Crossing the Rubicon, when warfare was about to supersede Roman politics, opens one of the most fascinating periods of Roman history with bloody battles fought in the Balkans, North Africa and Spain. I have been an addict since living at (what may have been) the site of Caesar’s last battle, Munda in Spain, and researching and writing my first novel around the momentous events of 49-44 BCE. I had to have this issue of Ancient Warfare and devoured it in one session, then revisited time and again for the fresh insights and superb battle maps and graphics... ...continue to the full review of Ancient Warfare Magazine Vol XI Issue 3 (Roman Against Roman – Caesar and Pompey in the Balkans)
Guy S. für UNRV: Dr. Galassi, how did you become interested in the study of paleopathology (the study of ancient diseases in man and animals)? More specifically, what inspired you to reevaluate the health of Julius Caesar?
Dr. Galassi: Ever since I was a child I have always been fascinated by ancient civilizations and languages. With a medical background, the possibility to combine different sources of information in order to investigate the historical presentation and evolutionary course of diseases through time is particularly captivating. Caesar has always been a historical character that captivated me because of his capacity to change the course of history through his lightning decisions and moves...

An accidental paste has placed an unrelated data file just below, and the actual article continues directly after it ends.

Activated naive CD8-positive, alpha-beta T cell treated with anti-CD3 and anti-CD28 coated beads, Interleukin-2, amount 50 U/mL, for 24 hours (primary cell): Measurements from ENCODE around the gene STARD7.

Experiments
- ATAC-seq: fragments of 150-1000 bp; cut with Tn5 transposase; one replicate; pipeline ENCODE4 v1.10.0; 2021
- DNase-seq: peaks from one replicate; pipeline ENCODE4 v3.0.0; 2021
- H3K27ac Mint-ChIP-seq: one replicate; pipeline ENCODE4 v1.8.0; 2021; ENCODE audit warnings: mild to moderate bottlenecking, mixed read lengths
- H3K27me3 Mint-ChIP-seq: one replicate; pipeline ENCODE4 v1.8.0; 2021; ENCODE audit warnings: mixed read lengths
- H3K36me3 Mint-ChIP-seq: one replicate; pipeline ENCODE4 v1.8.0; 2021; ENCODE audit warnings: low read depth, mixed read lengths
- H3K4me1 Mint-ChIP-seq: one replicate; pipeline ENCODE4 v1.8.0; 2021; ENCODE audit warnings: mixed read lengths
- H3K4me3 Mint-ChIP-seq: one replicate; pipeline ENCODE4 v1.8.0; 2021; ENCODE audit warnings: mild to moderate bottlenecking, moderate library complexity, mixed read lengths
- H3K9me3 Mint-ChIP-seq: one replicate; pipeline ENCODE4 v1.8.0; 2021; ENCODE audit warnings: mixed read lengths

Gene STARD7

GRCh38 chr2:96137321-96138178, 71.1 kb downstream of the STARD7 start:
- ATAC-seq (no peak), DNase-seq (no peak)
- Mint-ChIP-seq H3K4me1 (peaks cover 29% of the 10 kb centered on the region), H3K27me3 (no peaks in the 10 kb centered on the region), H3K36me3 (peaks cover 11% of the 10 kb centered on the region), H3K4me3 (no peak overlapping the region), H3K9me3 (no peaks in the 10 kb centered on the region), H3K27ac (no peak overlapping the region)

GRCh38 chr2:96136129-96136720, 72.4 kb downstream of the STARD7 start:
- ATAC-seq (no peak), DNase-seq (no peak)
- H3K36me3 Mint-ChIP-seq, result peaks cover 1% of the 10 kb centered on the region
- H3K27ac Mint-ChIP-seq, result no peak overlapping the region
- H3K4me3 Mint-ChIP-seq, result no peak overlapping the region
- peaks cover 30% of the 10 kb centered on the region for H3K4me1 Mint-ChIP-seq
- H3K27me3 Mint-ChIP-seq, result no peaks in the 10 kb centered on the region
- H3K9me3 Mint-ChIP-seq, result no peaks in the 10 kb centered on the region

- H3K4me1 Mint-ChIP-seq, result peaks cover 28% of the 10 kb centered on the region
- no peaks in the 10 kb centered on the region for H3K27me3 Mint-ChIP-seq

...continue to the interview with Francesco Galassi!
...continue to the review of Theodora: Actress, Empress, Saint by David Potter
The inglorious death of Nero Claudius Caesar Augustus Germanicus (his imperial title) at age 30 in 68 A.D. instigated by his own Praetorian prefect, Nymphidius Sabinus, introduced a short period of civil war into Roman history. This upheaval lasted only a year but witnessed four separate individuals accede to the Roman throne. The story of Galba’s Men is told from the palace slaves’ unique point of view from Galba’s arrival in Rome from Spain, and his short occupancy as Emperor, the pinnacle of Roman power...
...continue to the full review of Galbas Men by L.J. Trafford
The authors are certainly qualified to meet the challenge. Both have studied classical history and both are medically qualified to investigate Caesar’s health...
...continue to the review of Julius Caesar's Disease: A New Diagnosis by Galassi and Ashrafian
...continue to the review of King Arthur: The Mystery Unravelled by Chris Barber
...continue with the review of I am John I am Paul A Story of Two Soldiers in Ancient Rome by Marc Tedesco
This book reminded me of the adventures contained in the pages of the Scholastic Book Club books that I devoured as a wee lad. Of course, I don’t really remember any of those books. But it was the feeling! And this book has all of those elements – smart, brave young protagonists, exotic locales, appropriately sanitized villains, and, most of all, adventure! Oh – and crocodiles...
...continue to the review of Crocodile Legion - A Roman Adventure by SJA Turney
...continue to the review of The Rise and Fall of the Seleukid Empire by J. Grainger
...continue to the review of The Second Jewish Revolt by Menahem Mor